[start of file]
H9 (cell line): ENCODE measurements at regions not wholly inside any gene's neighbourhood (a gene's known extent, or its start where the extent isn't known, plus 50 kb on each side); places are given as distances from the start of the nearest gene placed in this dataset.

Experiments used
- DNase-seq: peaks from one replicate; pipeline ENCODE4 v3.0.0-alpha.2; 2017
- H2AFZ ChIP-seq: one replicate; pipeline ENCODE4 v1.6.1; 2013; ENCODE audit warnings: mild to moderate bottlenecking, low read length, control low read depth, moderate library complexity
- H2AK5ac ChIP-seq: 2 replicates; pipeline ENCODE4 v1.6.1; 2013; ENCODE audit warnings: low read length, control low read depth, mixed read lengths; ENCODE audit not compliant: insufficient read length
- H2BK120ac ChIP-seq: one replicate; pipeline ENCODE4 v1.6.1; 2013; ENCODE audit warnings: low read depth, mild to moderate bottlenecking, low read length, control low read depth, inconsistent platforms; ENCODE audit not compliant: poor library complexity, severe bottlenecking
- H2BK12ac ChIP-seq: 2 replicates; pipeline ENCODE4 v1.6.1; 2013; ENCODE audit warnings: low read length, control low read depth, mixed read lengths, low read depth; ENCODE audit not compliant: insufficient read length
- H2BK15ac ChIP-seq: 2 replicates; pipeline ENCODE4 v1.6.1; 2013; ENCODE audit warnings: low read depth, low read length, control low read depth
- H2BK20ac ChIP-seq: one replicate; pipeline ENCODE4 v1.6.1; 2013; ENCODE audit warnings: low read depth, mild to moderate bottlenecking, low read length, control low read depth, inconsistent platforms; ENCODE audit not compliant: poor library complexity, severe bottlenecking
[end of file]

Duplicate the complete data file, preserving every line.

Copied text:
H9 (cell line): ENCODE measurements at regions not wholly inside any gene's neighbourhood (a gene's known extent, or its start where the extent isn't known, plus 50 kb on each side); places are given as distances from the start of the nearest gene placed in this dataset.

Experiments used
- DNase-seq: peaks from one replicate; pipeline ENCODE4 v3.0.0-alpha.2; 2017
- H2AFZ ChIP-seq: one replicate; pipeline ENCODE4 v1.6.1; 2013; ENCODE audit warnings: mild to moderate bottlenecking, low read length, control low read depth, moderate library complexity
- H2AK5ac ChIP-seq: 2 replicates; pipeline ENCODE4 v1.6.1; 2013; ENCODE audit warnings: low read length, control low read depth, mixed read lengths; ENCODE audit not compliant: insufficient read length
- H2BK120ac ChIP-seq: one replicate; pipeline ENCODE4 v1.6.1; 2013; ENCODE audit warnings: low read depth, mild to moderate bottlenecking, low read length, control low read depth, inconsistent platforms; ENCODE audit not compliant: poor library complexity, severe bottlenecking
- H2BK12ac ChIP-seq: 2 replicates; pipeline ENCODE4 v1.6.1; 2013; ENCODE audit warnings: low read length, control low read depth, mixed read lengths, low read depth; ENCODE audit not compliant: insufficient read length
- H2BK15ac ChIP-seq: 2 replicates; pipeline ENCODE4 v1.6.1; 2013; ENCODE audit warnings: low read depth, low read length, control low read depth
- H2BK20ac ChIP-seq: one replicate; pipeline ENCODE4 v1.6.1; 2013; ENCODE audit warnings: low read depth, mild to moderate bottlenecking, low read length, control low read depth, inconsistent platforms; ENCODE audit not compliant: poor library complexity, severe bottlenecking